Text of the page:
United States District Court, N.D. Ohio, Eastern Division
IN RE NATIONAL PRESCRIPTION OPIATE LITIGATION THIS DOCUMENT RELATES TO Track One Cases
ORDER DENYING MOTION TO EXCLUDE GRUBER
AARON POLSTER JUDGE
the Court is Defendants' Daubert Motion to
Exclude the Opinions Offered by Jonathan Gruber (Doc. #:
1916). For the reasons stated below, the motion is
Court hereby incorporates the legal standards set forth in
the Court's Opinion and Order regarding Defendants'
motion to exclude the opinion and testimony of Prof. Meredith
Rosenthal, see Doc. #: 2495.
Gruber is one of the nation's leading health economists.
He received his Ph.D. in Economics from Harvard University
and is the Ford Professor of Economics at the Massachusetts
Institute of Technology, where he has taught for over 25
years. Gruber directs the Health Care Program at the National
Bureau of Economic Research and served as President of the
American Society of Health Economists from 2016-2018. He has
twice won the International Health Economics Association
Kenneth J. Arrow Award for the outstanding health economics
paper and has served as the Co-Editor for both the Journal of
Public Economics and the Journal of Health Economics. Along
with David Cutler, another of Plaintiffs' experts, he won
the ASHEcon award for best health economist in the nation age
40 and under in 2006. Gruber has previously testified in
Int'l Tobacco Partners, Ltd. v. Kline, 475
F.Supp.2d 1078, 1082 (D. Kan. 2007) (“Gruber is clearly
qualified to testify as an expert in this case.”).
asked Gruber to compose a report for two purposes. (Doc. #:
1916-5). The first was “to provide, from the
perspective of accepted principles of economics, an overview
of the nation's opioid crisis.” Report at ¶ 15
(Doc. #: 1916-5). Second was to address “whether, to a
reasonable degree of certainty in the field of economics, the
defendants' shipments of prescription opioids
contributed, in whole or in part, to the growth in the misuse
of opioids and the increases in licit and illicit
opioid-related mortality over the past 20 years, and to
explain the bases” for those opinions. Id.
Gruber reached the following principal conclusions: First,
“[t]here is a direct, causal relationship between
defendants' shipments of prescription opioids and the
misuse and mortality from prescription opioids, with
geographic areas that received higher volumes of per capita
shipments of prescription opioids experiencing significantly
higher rates of opioid related misuse and mortality,
including the Bellwether jurisdictions.” Id.
at ¶ 16. Second, “[t]here is a direct, causal
relationship between defendants' shipments of
prescription opioids and the misuse of and mortality from
illicit opioids, including heroin and fentanyl, which
accelerated rapidly after 2010.” Id. Third,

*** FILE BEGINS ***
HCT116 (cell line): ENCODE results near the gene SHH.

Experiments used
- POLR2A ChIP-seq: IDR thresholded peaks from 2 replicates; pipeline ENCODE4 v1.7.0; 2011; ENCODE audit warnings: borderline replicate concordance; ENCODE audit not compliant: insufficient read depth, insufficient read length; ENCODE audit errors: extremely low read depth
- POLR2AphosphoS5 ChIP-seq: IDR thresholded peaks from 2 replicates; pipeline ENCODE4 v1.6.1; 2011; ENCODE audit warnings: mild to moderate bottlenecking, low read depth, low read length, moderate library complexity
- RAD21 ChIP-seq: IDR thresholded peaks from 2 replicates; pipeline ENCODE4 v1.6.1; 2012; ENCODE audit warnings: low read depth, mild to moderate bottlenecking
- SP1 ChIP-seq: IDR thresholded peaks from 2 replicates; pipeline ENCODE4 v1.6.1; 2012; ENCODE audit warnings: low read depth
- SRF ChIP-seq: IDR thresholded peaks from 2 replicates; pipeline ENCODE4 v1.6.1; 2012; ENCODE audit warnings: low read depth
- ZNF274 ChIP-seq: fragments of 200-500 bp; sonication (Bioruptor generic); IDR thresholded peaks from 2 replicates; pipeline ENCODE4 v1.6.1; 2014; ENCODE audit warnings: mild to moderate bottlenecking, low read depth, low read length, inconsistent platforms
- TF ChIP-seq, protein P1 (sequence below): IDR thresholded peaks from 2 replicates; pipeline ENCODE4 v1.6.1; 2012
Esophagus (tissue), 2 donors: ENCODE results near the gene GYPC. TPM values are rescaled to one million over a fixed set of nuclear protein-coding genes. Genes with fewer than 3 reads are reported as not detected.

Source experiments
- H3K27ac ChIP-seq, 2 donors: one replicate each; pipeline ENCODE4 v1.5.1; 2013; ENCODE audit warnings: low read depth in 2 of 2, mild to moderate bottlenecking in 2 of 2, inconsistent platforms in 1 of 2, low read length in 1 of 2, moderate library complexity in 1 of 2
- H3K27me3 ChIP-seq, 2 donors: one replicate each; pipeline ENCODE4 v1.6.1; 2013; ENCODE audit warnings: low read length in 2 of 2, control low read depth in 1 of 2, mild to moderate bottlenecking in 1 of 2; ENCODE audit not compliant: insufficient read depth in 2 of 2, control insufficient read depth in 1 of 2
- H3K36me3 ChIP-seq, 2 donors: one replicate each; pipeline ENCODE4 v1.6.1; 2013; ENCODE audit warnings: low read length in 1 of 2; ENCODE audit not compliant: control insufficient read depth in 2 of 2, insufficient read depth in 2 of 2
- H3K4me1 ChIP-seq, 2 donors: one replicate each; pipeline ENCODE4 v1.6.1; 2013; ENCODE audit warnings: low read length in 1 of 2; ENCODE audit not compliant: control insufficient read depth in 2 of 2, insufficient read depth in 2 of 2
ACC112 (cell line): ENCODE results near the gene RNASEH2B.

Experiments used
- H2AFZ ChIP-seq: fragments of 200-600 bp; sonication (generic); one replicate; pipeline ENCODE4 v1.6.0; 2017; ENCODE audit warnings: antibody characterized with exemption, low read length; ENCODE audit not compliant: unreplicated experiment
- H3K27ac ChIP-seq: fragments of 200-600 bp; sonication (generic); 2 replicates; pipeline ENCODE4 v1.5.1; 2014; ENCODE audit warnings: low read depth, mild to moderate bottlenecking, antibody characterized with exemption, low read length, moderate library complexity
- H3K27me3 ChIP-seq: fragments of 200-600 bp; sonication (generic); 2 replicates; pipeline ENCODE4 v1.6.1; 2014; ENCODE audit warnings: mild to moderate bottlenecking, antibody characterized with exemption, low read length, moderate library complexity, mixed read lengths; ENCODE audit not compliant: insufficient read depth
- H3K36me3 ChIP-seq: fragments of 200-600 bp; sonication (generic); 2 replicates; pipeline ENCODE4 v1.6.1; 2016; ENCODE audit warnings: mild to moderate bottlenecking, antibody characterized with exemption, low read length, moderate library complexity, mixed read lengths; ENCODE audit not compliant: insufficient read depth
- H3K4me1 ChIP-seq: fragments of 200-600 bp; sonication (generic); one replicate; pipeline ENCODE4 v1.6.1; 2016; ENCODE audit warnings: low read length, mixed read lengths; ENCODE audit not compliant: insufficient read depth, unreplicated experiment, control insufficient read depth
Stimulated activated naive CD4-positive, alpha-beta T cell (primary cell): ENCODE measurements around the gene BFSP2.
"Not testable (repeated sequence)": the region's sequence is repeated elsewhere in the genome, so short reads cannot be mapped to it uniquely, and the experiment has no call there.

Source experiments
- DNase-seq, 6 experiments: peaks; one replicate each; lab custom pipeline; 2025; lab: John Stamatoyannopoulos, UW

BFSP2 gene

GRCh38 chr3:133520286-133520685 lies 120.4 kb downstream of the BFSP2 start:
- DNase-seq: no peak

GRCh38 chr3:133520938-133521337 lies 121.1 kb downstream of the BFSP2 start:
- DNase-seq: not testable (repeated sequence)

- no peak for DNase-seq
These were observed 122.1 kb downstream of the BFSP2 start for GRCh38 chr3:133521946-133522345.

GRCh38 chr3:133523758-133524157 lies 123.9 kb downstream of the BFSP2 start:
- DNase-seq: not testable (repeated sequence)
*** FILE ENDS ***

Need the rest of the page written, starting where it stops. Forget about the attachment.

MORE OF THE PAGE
“[t]he significant increases in all-opioid mortality
(i.e., mortality from both prescription and illicit opioids)
are largely unrelated to trends in non-opioid drug overdoses,
changes in population demographics, or local economic
conditions.” Id. Gruber employed both
regression analysis and other mainstream methods of
statistical analysis to determine correlation and causation
to reach and illustrate his conclusions. He also relied on
the work of other economists and epidemiologists, including
some who also serve as Plaintiffs' experts in this case,
to support his opinions.
do not challenge Gruber's qualifications, but they do ask
the Court to exclude his report and testimony, attacking his
opinions' relevance or fit with Plaintiffs' case, and
offering several arguments relating to the appropriateness
and reliability of his methods. Specifically, Defendants
assert that Gruber is not using any recognized methodology to
sustain his analysis, that whatever methodology he is using
is inadequate to support an admissible opinion on causality,
that his analysis fails to address the Bellwether counties,
and that he impermissibly relies on a supposedly flawed
“gateway hypothesis” concerning individuals'
transition from prescription opioid addiction to heroin and
The Reliability of Gruber's Methodology
Graphical Illustrations of Correlation and Gruber's
Conclusions on Causation
first argue Gruber founds his opinions solely upon
unacceptable, unreliable methodologies, finding fault with
Gruber's use of what they describe as mere graphical
representations of underlying data to support his findings.
Motion at 5 (Doc. #: 1916). They claim Gruber was unable
“to identify any authoritative source supporting his
method at any point during his deposition.”
Q. And I'm not focused so much on the graphic itself as
the analysis that . . . underlies the graphic; where . . .
you take the lowest quartile and the highest quartile, and
you've shown a difference in terms of mortality, growth
between those two quartiles. What's the name of that
analysis so I can find it in a textbook?
A. I don't know that there's a common name for this
analysis that you find in a textbook. . . .
Gruber Dep. Doc. #: 1916-6 at 402:21 - 403:11. Defendants
conclude that Gruber's testimony is therefore “not
based on any reliable, tested methodology.” Motion at 5
(Doc. #: 1916).
counter this attack, Plaintiffs first point out that
Defendants misrepresent Gruber's deposition testimony
when they claim he failed to name another source using his
method. Plaintiff's Opposition (hereinafter
“Opp.”) at 6 (Doc. #: 2116). They point to
testimony just two pages farther down in the deposition
transcript that gainsays Defendants' assertion:
Q. Whether in a textbook or some other source, can you point
me to any source that would describe for me the type of, you
know, high quartile - highest quartile-lowest quartile
analysis that you're doing here and would state ...